This, in turn, led to horse-trading even in provincial assemblies to make or break governments. Unruly lawmakers were expelled by one party and embraced by the other. As a result, about 40 percent of the members of the federal cabinet are now non-parliamentarians. Similar is the case in the provincial governments in Lumbini and Karnali and, possibly, in other provinces in the days to come. The 'confidence' votes and distribution of ministerial berths were invariably bartered with lucre everywhere, within and across the parties.
As the government(s) exhausted entire political energy to win existential battles, governance took the ultimate backseat. The advent of Oli's political adventurism coincided with the surge of the first wave of Covid-19 infections in Nepal, and the political instability that followed appears to be climaxing while a far more dangerous second wave of the pandemic grips the nation.
Granted, there are innumerable capacity constraints for a poor country like Nepal, facing a pandemic of a huge magnitude. In these difficult times, the least the government can do is to put sincere and optimum efforts to assuage the people. On the contrary, the Oli government only used the pandemic as an excuse to first secure undue financial interests.
The government has been reluctant to mobilise its diplomatic channels and the country's goodwill among friendly development partners to procure diagnostic kits, medicine, hospital and personal protection equipment, oxygen and vaccines on time. The concerned ministries and the entities created to tackle the pandemic were seen directly involved in awarding the huge procurement contracts, often with inflated prices, to their cronies.. The recent episode of a commission agent, considered to be close to the prime minister, obstructing the vaccine import only presented a grotesquely inhumane face of the government.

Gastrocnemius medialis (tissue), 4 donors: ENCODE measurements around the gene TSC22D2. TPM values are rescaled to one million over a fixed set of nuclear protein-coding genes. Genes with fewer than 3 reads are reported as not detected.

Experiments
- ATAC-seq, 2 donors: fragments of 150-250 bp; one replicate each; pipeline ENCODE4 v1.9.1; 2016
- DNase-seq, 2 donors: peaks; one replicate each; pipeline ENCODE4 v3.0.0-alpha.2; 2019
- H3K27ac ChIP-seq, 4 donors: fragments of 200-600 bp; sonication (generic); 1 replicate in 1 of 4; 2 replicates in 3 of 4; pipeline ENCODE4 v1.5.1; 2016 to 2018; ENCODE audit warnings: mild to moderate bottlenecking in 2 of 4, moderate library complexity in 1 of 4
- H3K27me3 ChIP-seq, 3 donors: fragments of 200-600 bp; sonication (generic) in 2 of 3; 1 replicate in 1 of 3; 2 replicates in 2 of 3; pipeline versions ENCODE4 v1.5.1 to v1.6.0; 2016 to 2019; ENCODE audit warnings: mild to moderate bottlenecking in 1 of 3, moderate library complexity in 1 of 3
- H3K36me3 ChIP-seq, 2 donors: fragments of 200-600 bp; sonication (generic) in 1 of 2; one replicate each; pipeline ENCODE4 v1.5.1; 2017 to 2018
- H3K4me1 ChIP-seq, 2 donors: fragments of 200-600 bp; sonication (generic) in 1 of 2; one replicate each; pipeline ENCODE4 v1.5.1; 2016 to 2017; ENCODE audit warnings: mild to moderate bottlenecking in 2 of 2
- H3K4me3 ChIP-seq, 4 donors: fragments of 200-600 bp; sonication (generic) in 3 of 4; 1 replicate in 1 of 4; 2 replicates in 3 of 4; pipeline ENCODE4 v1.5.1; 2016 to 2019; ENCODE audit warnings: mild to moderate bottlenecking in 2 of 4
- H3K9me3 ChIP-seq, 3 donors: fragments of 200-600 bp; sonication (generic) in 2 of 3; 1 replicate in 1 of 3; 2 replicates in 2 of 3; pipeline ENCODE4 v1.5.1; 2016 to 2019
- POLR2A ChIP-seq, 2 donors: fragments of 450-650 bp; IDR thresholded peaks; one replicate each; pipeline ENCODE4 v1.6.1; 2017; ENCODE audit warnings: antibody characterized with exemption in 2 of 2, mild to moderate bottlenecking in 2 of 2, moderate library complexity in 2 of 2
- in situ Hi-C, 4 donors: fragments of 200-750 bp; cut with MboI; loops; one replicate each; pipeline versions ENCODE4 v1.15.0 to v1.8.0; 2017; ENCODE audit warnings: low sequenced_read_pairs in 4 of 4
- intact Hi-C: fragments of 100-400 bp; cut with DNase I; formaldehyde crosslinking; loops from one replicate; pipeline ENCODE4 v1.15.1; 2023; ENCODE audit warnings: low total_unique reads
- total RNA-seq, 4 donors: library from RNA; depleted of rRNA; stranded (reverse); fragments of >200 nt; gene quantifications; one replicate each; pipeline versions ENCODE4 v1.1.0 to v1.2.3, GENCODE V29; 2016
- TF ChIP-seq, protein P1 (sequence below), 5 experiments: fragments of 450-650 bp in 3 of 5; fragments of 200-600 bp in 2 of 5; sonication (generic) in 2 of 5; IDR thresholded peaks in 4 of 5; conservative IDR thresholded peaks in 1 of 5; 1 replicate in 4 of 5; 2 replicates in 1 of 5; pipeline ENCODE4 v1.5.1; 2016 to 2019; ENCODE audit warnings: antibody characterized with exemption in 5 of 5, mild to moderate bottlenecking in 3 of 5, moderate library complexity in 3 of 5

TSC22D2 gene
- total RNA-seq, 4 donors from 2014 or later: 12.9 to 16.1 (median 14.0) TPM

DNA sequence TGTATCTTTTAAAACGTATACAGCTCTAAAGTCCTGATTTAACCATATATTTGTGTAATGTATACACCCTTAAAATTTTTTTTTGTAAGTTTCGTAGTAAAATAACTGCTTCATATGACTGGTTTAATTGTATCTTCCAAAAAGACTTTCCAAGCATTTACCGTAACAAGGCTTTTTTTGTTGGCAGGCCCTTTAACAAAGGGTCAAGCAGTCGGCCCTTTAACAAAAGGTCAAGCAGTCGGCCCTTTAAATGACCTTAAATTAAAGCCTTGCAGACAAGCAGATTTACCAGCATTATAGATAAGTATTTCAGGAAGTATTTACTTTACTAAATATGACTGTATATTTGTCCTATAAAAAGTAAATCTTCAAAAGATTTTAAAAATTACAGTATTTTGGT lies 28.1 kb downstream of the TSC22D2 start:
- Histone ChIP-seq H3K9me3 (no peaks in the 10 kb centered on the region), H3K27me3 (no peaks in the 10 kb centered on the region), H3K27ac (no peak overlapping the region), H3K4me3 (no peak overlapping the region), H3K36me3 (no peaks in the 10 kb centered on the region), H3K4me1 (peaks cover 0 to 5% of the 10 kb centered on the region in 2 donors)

Similar episodes of corruption involving the Omni Group in the past were never investigated. The federal government deprived the subnational governments of their roles in the fight against the second wave of the pandemic. This, despite the subnational governments exhibiting fairly satisfactory performance in containing the spread of the virus and managing the treatment of the patients. These achievements had a fair scope of consolidation, which was deliberately undermined this time around by the anti-federal mindset.
The country now reels under a grave crisis, with a shortage of oxygen cylinders, hospital beds, ventilators, medical equipment and isolation centres. Tracing and testing of the infected in the community has stopped altogether. There is no sign of vaccines arriving anytime soon even as infection and fatality rates continue to rise. Impunity and corruption run amok, in tandem. At this time of unprecedented crisis, the nation has been orphaned thanks to the absolute void of governance and the volte-face of the incumbent government when it comes to fulfiling its responsibilities.
The cumulative outcome of all these malaises is so draconian that the political, state-architecture and constitutional systems will take years to return to the track even if the country undertakes a decisive course correction. The realignment and repolarisation of the political forces and groups is an inevitable but time-consuming process. The degeneration of national/constitutional institutions has been so devastating that we need a wholly new approach to regain their sanctity, independence and efficacy; and a precondition for the same is: The political prostitution must stop now.